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POPE-NEOCATECHUMENAL Jan-20-2012 (630 words) With photos. xxxi
Pope says neocatechumenal celebrations must lead members to parish Mass
By Carol Glatz
A man holds a crucifix during Pope Benedict XVI's audience with members of the Neocatechumenal Way in Paul VI hall at the Vatican Jan. 20. (CNS/Paul Haring)
Catholic News Service
VATICAN CITY (CNS) -- As the Vatican approved the Neocatechumenal Way's unique rite, Pope Benedict XVI underlined that its celebrations were not "strictly liturgical" and that their aim must be to encourage members to partake fully in the liturgical life of the parish.
The pope encouraged the movement's members to continue "to offer your original contribution to the cause of the Gospel," and he urged them to always make sure their "precious work" was in "profound communion with the Apostolic See and the pastors of the local church in which they're inserted."
"Unity and harmony of the ecclesial body are an important witness to Christ and his Gospel in the world we live in," he said during an audience Jan. 20 with some 7,000 members of the Neocatechumenal Way, a parish-based faith formation program.
A number of top curial officials and the Neocatechumenal Way's Spanish founders, Kiko Arguello and Carmen Hernandez, were also in the Vatican's Paul VI hall.
The Pontifical Council for the Laity approved a decree that said, with the approval of the Congregation for Divine Worship and the Sacraments, the council "grants the approval of those celebrations contained in the Catechetical Directory of the Neocatechumenal Way, which, are not, by their nature, already regulated by the liturgical books of the church."
The decree, dated Jan. 8 and released by the Vatican Jan. 20, was signed by the laity council's president, Cardinal Stanislaw Rylko, and is secretary, Bishop Josef Clemens.
The decree also mentioned the Vatican's approval of the organization's statutes in 2008 and its catechetical directory in 2010.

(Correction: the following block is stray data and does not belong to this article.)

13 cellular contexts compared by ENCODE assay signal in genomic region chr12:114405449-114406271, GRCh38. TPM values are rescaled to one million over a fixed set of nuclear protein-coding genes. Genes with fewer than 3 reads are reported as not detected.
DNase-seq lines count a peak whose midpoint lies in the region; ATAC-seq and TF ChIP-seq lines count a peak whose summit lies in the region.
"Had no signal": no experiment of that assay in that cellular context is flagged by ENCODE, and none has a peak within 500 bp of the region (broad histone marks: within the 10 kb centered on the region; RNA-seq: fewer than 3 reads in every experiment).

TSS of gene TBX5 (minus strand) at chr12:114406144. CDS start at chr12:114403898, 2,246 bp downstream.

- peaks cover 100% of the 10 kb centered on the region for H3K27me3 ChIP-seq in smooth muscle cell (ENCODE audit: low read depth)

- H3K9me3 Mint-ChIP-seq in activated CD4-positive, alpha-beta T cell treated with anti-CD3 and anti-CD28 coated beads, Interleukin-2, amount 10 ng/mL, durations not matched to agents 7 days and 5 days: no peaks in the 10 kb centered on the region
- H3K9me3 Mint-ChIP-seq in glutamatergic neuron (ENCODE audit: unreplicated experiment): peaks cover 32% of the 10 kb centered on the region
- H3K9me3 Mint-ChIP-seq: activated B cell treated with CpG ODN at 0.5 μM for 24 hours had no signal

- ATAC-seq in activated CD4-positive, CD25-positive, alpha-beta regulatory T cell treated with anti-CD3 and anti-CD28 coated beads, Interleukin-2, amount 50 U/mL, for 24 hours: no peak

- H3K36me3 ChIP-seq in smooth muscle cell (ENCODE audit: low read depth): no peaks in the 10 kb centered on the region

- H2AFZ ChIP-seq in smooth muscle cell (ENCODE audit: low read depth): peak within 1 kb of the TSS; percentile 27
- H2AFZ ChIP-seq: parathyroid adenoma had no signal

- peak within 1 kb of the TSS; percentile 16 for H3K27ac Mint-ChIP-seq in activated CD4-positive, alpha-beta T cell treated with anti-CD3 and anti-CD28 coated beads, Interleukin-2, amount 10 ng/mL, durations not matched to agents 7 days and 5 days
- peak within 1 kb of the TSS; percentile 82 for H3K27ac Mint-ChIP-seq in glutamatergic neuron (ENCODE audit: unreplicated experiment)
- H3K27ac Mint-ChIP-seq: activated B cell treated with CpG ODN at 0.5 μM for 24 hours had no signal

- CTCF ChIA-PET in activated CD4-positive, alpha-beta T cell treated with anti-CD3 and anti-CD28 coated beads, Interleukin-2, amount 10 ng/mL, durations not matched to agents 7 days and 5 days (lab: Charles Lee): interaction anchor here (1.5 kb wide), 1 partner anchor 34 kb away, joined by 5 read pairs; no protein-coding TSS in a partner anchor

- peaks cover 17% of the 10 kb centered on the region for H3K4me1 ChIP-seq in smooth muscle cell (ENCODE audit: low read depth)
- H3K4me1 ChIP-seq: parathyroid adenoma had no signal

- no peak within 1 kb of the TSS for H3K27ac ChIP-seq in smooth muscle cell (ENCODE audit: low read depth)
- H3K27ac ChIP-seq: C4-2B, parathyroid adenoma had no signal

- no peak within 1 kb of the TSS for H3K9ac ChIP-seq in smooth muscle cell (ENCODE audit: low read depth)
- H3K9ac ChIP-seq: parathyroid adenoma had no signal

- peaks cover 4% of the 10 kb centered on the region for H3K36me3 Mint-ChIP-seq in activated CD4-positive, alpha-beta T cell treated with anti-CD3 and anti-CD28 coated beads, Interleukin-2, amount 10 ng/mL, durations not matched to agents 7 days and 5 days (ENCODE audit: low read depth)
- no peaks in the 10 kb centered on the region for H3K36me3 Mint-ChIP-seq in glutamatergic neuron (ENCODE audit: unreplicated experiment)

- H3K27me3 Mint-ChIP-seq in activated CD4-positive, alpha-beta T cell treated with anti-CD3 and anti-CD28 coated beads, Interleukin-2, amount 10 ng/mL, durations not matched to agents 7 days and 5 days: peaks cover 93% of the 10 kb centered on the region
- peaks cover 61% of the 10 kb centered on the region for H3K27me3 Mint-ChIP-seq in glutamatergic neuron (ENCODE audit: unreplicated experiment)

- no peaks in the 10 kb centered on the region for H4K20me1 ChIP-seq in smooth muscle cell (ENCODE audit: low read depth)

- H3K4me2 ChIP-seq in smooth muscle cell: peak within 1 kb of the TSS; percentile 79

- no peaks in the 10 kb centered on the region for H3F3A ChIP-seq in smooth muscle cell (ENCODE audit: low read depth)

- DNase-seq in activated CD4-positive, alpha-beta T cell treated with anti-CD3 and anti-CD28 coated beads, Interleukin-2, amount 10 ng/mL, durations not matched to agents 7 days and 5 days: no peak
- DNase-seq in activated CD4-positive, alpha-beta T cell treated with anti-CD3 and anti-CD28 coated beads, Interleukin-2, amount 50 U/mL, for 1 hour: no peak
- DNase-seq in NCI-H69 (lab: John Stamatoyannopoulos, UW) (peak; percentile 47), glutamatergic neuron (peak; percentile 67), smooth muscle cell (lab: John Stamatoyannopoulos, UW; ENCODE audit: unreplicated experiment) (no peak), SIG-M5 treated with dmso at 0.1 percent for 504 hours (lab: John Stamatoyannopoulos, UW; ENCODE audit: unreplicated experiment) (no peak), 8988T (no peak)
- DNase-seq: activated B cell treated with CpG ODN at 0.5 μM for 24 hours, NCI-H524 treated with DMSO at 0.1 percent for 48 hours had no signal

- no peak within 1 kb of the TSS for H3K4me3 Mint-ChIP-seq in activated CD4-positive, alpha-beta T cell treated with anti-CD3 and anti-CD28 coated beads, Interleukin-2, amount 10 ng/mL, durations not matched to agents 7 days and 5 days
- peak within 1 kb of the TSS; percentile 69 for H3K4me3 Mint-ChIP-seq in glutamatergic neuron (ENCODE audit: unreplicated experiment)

In his audience talk, the pope said that while the celebrations described in the directory had been approved, the celebrations "are not strictly liturgical, but are part of an itinerary of growth in the faith."
"The celebrations in the small communities, regulated by the liturgical books -- which are to be followed faithfully, and with the particularities approved of in the Statutes of the Way, are tasked with helping those who follow the neocatechumenal itinerary be aware of the grace of being part of the salvific mystery of Christ," he said.
The celebrations are a kind of steppingstone to the parish Mass as a way to help form and reintroduce lapsed or ill-prepared Catholics into "the richness of sacramental life," the pope said. For that reason "the neocatechumenates can celebrate the Sunday Eucharist in their small communities after the first Sunday vespers according to the arrangements of the diocesan bishop," he said.
But the pope re-emphasized that every eucharistic celebration "is ultimately directed by the bishop" and must be open to all Catholics, not just members of the Neocatechumenal Way.
"The progressive maturation in the faith" of each member and small community "must favor their insertion in the life of the greater ecclesial community, which is found in the liturgical celebration of the parish," he said.
But during the neocatechumenate's journey of formation "it's important not to be separated from the parish community, precisely in the eucharistic celebration, which is the true place of unity for everyone, where the Lord embraces us in our different stages of spiritual maturity and unites us in the one bread that makes us one body."
The pope said the latest oversight measure reflected the way in which the church "accompanies you with attention in a patient discernment, understands your richness, but looks, too, toward the communion and harmony of the whole ecclesial body."
The papal audience was an annual event in which the pope blesses families who, responding to the request of a local bishop, agree to go off as missionaries to assist with evangelization efforts.
Of the 18 groups being sent as missionaries and accompanied by a priest, three families were heading to Boston. The majority were heading to European cities.
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